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Researchers to focus on nurse retention

A new study will explore ways to reduce staff turnover in nursing jobs.

With an ageing population putting additional strain on healthcare resources (not to mention an ageing workforce and potential recruitment issues following Brexit), staff turnover in nursing jobs has never been a more important factor in NHS workforce planning. To find new ways of improving retention rates for students and early career nurses, researchers at City, University of London have joined with Barts Health NHS Trust to launch a new research programme, beginning in September this year.

During the three-year study, the team aims to identify new nurses who could be at risk of leaving the profession and then work with them to come up with appropriate interventions that could improve retention rates. They hope to empower students and early career nurses to build and make effective use of professional networks, as well as helping embed a sense of connectedness into the organisation which employs them.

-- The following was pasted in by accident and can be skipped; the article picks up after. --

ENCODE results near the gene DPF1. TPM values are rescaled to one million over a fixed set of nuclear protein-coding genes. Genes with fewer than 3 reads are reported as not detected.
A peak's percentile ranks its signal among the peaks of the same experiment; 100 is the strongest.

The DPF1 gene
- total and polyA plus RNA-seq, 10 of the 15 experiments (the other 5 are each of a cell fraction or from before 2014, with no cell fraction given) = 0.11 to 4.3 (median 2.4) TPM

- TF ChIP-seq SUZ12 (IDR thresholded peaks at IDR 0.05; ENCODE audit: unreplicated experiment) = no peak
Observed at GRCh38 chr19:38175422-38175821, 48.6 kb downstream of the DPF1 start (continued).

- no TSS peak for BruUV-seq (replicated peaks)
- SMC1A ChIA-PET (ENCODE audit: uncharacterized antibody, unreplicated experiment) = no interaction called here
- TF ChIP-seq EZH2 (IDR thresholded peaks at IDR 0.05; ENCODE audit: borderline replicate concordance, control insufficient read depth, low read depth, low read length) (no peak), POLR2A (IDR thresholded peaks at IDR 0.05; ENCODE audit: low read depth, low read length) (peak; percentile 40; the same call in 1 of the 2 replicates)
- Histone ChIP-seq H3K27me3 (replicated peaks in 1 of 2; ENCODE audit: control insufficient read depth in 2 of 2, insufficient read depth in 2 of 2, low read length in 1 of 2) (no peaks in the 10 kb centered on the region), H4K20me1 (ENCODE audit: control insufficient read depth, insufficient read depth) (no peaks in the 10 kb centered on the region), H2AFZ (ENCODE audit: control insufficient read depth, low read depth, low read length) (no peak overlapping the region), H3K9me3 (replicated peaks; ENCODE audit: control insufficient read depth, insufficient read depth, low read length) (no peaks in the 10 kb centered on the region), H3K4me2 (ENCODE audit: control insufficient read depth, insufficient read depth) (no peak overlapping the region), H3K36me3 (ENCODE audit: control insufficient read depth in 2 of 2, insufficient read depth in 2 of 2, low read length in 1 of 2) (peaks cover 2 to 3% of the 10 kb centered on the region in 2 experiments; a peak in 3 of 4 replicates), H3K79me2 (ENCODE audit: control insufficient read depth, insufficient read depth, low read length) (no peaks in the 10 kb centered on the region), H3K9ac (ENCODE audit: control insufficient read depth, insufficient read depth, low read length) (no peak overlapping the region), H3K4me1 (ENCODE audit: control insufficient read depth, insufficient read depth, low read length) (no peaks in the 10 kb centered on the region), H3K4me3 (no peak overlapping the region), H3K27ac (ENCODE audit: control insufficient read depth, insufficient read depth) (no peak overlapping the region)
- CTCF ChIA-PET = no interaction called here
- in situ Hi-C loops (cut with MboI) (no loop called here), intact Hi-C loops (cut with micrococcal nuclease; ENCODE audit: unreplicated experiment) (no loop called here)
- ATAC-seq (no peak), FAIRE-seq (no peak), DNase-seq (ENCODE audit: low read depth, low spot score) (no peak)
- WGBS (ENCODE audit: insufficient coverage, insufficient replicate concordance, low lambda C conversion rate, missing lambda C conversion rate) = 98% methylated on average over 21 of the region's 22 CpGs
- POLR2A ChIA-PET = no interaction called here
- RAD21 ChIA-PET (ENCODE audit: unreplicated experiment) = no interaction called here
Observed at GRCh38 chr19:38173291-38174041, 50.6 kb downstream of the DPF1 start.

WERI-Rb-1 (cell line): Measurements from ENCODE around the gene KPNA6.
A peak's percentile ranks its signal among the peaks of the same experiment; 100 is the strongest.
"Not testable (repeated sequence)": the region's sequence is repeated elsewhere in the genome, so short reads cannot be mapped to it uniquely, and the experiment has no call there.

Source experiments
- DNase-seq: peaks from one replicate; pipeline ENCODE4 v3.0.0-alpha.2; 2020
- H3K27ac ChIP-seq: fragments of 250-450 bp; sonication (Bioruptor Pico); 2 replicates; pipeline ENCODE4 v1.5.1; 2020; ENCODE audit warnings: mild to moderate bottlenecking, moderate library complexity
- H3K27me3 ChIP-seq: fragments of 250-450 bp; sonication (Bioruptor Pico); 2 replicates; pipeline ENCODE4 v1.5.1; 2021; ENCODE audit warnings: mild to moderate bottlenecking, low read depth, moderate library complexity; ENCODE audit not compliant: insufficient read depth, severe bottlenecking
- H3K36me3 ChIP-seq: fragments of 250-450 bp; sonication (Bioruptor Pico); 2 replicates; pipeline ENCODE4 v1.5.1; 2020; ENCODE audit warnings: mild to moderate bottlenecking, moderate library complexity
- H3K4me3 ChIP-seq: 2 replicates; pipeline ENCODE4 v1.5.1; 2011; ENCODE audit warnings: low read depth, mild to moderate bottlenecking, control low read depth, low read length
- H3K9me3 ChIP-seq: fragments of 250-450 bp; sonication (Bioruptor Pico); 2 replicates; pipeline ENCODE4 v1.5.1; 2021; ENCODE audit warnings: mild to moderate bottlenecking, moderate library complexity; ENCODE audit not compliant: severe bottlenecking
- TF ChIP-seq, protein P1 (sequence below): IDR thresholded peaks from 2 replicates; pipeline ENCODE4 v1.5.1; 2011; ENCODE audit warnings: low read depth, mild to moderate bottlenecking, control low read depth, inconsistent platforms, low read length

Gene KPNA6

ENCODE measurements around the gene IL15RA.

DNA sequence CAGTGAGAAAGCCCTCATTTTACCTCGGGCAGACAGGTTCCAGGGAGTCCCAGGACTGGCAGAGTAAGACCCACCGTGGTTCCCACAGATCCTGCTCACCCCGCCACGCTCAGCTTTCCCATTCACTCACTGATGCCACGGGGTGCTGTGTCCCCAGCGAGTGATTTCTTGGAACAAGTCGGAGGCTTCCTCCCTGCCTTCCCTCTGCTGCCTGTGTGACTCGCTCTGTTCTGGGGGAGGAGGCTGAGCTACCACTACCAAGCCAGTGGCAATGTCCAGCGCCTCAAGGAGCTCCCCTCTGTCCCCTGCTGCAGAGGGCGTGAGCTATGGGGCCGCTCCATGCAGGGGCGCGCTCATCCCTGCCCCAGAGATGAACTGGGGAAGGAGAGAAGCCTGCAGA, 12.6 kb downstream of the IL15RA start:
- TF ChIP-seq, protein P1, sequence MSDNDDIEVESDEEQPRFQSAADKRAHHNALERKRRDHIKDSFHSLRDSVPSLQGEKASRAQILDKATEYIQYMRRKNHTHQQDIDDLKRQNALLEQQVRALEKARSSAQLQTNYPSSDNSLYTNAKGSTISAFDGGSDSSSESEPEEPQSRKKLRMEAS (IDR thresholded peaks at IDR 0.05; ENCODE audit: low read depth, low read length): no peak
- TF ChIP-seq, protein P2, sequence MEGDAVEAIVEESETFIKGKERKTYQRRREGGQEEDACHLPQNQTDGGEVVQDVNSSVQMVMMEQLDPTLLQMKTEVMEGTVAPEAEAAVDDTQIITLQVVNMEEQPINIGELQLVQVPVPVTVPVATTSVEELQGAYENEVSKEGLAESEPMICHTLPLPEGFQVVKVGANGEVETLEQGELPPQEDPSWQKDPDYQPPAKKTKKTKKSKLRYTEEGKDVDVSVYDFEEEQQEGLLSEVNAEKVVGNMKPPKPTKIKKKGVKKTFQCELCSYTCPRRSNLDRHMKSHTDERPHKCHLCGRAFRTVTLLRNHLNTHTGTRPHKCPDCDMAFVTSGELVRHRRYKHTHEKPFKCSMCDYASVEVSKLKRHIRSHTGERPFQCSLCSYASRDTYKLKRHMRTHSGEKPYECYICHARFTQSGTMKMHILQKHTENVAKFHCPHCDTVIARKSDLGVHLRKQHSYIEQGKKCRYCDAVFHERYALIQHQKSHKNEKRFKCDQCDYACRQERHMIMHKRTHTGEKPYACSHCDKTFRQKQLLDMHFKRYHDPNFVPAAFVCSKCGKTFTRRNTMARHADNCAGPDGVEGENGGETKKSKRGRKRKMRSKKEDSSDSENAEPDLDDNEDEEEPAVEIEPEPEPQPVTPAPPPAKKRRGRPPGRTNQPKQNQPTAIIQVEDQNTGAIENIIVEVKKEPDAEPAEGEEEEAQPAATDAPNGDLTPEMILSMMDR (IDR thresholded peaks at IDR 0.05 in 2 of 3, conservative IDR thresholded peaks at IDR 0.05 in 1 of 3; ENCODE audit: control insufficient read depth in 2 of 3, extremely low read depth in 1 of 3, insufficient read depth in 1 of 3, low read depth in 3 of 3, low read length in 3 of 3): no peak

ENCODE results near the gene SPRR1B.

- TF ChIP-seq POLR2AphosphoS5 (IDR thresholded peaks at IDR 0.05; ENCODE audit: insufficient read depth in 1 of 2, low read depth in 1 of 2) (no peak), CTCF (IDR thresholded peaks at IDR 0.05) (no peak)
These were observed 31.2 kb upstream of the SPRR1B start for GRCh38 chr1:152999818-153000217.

"We are delighted to be working with City, University of London, a key strategic partner, on this really important project," said Barts' Chief Nurse, Caroline Alexander. "Being able to really understand the needs of new and early career nurses to maximise opportunities to support them at a critical time in their career is very important for us as an organisation as we want to be the employer of choice for nurses in London."

According to Health Education England, the percentage of nurses and midwives leaving the NHS has risen every year since 2011/12, increasing from 7.7% to 8.6% by 2014/15. National Audit Office statistics show that 17,800 nurses left the NHS before retirement in 2014.

Barts Health provides care in five hospitals in East London, as well as community services in Tower Hamlets, an inner city catchment with an above average annual turnover of nursing and midwifery staff, currently standing at 15.9%. The new research project will build on work already underway at Barts aimed at improving retention of newly-qualified nurses, which includes 'listening events', an extended preceptorship programme and a buddying scheme pairing students and qualified nurses.

Barts is just one of many NHS Trusts across the country that have launched recruitment drives to rebalance their workforces with a larger proportion of permanent staff. To respond to these evolving recruitment needs across the NHS, Sanctuary has recently launched a new division which will work closely with employers to recruit permanent healthcare staff across all roles, including nursing.

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